During the Easter long weekend of '07, we had a gracious dumping of fresh snow, extending the pretty much exhausted snow season well into April. With the snow in mind, I researched some XC trail opportunities, and came up with Aroostook state park as part of my itinerary.
Apparently, this park was the first to be given state park status, and no wonder. It offers activities for us outdoor minded individuals year-round. With its 600 acres and great ranging geography, it's a haven for adventure.
By winter, it has a number of XC ski and snowshoe trails taking advantage of its hilly terrain. Some of the snowshoe routes are steep! With a hill of a mountain, the look offs are truly rewarding.
I took it upon myself to tackle Quoggy Jo Mountain trail, which circumnavigates the hill, with the addition of a look off spur trail. (In fact, Quaggy Jo is the shortened form of its Indian name, Qua Qua Jo which translates to twin peaked.) I say tackle because the trail had not been groomed, so I set to the task of breaking trail in almost knee deep snow. At times the snow was wet, and stuck to the bottom of my narrow xc skis, making this truly an exhausting endeavor. I wished that I had my BC skis on this trip.
There are a number of named sections along this route, aptly describing the terrain. The first hill you encounter, "Rocket Hill" and further on, "Roller Coaster Hill" is a great example of this. I was however, determined (and successful) to do the loop and see the look-off view.
I noticed several snowshoe trails leading to the same look-off point. I had snowshoes with me in the car, but wished I had more time to spend in the park. Given the number and variety of the trails, I think one could easily spend a day or two taking it all in. I also noticed camp sites at the top of the mountain look off trail. Given the snow, I couldn't help but think of the winter camping potential, though I don't know if it's permitted. Their website says that they charge fees to use the park year round, but I paid nothing to use the trails.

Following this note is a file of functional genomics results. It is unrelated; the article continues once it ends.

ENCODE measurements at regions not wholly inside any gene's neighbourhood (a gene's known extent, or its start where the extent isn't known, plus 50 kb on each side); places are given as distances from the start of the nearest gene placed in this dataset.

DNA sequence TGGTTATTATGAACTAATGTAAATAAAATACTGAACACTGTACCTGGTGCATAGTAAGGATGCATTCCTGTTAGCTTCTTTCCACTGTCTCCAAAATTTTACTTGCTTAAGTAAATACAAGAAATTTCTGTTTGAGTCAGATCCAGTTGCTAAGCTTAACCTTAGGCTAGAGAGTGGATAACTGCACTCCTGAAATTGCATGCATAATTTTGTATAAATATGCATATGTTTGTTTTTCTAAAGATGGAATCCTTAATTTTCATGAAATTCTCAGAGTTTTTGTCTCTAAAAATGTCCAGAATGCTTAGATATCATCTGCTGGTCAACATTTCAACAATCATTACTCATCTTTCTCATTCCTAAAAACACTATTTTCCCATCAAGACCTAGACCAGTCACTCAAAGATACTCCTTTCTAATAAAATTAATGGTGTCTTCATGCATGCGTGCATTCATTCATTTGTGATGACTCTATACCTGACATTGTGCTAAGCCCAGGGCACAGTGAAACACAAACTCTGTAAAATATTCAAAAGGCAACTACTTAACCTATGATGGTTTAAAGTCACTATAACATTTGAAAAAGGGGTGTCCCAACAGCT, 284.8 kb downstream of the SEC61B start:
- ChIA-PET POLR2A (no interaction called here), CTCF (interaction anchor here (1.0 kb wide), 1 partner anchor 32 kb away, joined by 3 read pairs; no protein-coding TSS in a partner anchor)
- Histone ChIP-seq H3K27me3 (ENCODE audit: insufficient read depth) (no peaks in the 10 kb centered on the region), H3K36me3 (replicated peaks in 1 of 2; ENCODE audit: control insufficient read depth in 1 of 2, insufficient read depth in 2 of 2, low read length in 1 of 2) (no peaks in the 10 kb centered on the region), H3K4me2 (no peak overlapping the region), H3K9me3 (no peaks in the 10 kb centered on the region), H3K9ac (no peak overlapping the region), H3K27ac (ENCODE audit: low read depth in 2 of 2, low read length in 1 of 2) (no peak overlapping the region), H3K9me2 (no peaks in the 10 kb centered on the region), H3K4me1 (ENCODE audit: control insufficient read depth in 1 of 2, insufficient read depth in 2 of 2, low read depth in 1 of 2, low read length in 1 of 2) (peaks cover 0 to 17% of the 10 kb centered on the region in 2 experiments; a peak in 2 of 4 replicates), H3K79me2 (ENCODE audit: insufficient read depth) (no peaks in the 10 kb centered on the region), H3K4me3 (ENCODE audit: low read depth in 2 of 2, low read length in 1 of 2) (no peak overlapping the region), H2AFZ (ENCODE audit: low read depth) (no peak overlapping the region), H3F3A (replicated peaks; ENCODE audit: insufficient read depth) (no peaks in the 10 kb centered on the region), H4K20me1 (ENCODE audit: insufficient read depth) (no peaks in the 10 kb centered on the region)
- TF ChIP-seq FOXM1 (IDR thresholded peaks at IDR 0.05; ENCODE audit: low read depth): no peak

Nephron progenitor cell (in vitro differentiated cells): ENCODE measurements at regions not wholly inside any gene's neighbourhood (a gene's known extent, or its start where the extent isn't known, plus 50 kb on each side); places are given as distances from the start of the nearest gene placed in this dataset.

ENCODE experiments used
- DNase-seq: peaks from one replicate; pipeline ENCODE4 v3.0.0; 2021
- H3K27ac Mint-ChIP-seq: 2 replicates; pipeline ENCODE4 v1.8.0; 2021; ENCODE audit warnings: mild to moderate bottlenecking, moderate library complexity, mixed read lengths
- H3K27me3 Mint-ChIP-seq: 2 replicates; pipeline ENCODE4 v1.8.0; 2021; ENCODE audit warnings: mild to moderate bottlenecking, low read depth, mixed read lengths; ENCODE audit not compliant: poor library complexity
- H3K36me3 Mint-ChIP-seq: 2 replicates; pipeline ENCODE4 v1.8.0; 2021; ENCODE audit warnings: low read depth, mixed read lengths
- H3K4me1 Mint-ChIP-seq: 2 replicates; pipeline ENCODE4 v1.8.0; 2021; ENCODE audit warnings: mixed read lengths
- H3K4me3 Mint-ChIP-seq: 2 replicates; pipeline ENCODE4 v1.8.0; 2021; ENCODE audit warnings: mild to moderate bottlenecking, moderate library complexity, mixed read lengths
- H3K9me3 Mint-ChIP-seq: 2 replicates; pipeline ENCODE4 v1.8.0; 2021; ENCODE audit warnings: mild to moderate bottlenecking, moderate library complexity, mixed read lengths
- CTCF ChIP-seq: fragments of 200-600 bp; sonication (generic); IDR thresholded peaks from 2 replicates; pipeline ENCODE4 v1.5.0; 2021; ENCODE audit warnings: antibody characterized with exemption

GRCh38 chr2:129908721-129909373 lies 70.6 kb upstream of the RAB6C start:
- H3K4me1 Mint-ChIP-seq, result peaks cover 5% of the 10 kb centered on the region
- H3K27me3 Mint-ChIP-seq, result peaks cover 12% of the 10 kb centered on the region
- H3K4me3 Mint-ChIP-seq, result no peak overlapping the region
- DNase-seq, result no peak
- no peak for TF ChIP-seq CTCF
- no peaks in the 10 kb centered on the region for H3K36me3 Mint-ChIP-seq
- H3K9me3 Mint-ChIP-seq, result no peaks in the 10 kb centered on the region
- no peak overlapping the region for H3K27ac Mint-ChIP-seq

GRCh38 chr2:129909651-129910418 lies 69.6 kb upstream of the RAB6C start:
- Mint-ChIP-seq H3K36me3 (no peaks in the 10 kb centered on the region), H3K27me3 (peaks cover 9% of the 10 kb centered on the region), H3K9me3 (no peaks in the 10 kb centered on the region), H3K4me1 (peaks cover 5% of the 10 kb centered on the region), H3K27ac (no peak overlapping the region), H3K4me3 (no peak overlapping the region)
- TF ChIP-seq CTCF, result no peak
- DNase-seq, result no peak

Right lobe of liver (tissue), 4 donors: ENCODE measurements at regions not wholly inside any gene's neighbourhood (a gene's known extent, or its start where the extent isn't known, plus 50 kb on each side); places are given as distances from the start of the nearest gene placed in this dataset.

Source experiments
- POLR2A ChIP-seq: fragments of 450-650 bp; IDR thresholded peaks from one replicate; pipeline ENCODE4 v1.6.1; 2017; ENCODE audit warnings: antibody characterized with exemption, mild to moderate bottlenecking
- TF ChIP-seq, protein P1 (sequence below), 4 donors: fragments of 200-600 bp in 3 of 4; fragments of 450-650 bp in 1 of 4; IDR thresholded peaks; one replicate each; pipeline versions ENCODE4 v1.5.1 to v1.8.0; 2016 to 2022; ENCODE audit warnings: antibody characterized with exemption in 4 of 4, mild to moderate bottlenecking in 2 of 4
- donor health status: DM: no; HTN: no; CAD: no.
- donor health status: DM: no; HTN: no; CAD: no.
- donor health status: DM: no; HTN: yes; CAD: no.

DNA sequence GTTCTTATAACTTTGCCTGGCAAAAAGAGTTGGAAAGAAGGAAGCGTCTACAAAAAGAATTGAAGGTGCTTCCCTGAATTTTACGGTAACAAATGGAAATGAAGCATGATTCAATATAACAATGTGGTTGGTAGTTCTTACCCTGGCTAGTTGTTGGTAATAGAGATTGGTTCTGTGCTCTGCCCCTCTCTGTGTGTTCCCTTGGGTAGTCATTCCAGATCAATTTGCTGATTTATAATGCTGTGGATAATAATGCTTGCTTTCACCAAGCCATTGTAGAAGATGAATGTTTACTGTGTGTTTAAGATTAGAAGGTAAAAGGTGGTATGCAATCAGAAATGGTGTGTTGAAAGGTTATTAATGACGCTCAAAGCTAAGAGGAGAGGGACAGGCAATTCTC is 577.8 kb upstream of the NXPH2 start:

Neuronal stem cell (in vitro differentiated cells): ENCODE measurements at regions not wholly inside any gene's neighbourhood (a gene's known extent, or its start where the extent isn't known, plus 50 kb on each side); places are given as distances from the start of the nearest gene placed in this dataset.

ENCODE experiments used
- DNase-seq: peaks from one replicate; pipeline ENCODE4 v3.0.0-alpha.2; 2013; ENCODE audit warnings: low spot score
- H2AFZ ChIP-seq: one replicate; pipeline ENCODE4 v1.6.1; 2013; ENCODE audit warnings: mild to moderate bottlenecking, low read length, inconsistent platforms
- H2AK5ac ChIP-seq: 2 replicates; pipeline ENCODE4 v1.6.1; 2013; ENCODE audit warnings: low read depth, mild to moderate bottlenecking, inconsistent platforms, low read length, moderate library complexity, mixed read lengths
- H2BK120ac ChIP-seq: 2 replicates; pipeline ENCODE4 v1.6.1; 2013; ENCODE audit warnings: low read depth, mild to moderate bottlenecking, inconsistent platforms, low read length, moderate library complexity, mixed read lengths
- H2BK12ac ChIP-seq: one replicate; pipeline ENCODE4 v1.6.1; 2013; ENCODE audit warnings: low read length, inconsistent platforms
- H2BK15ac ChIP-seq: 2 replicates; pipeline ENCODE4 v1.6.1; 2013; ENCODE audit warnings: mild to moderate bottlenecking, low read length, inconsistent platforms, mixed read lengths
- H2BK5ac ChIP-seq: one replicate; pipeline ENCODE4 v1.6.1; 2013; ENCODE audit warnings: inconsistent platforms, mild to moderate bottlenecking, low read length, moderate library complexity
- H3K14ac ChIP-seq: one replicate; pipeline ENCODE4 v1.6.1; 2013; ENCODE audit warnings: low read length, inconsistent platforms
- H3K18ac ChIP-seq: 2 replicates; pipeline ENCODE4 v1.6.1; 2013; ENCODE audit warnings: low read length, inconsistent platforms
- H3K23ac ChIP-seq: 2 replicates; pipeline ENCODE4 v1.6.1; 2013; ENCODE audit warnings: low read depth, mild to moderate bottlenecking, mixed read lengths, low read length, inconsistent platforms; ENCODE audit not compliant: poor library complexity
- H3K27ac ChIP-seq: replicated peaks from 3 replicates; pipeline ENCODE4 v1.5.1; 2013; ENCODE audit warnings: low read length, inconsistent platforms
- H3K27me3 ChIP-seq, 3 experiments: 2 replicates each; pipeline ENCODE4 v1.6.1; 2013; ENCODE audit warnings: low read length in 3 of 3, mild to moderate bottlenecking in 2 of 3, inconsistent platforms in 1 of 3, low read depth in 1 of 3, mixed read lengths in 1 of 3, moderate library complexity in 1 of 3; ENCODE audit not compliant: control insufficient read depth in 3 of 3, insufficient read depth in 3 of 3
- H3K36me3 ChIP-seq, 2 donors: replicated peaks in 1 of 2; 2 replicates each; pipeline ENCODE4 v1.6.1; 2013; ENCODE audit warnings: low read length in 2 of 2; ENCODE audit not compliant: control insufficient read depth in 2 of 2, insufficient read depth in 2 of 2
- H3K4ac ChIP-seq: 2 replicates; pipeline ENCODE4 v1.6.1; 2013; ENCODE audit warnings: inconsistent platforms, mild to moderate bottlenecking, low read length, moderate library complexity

By Summer, with the lake, the range of activities grows even more. (why i put canoeing in the list of activities.) I certainly plan on revisiting this park in the Summer and Fall.
-Shannon Burt East coast editor
There are more trails in the offering: (taken from their website)
Hiking on nearby Quaggy Jo Mountain and trout fishing on Echo Lake are popular local activities.
North Peak Trail: (1.25 miles) Starts at the day-use parking area. Scenic views through upland hardwoods and conifers.
North-South Peak Ridge Trail: (1 mile) This trail meanders along the ridge between the two peaks through areas with diverse forest floor vegetation.
South-Peak Trail: (.75 mile) Steep and rugged, but an interesting climb starting from the campground and following a rocky outcrop to the peak.
The 4 mile cross-country ski trail can also be used as a summer hiking trail. Some of the Park trails leave park property, and abutting land owners have given permission to the visiting public to access the land. Please respect landowners' rights as well as their property.
Look for the signs along Route 1 approaching Presque Isle, Maine from the South.
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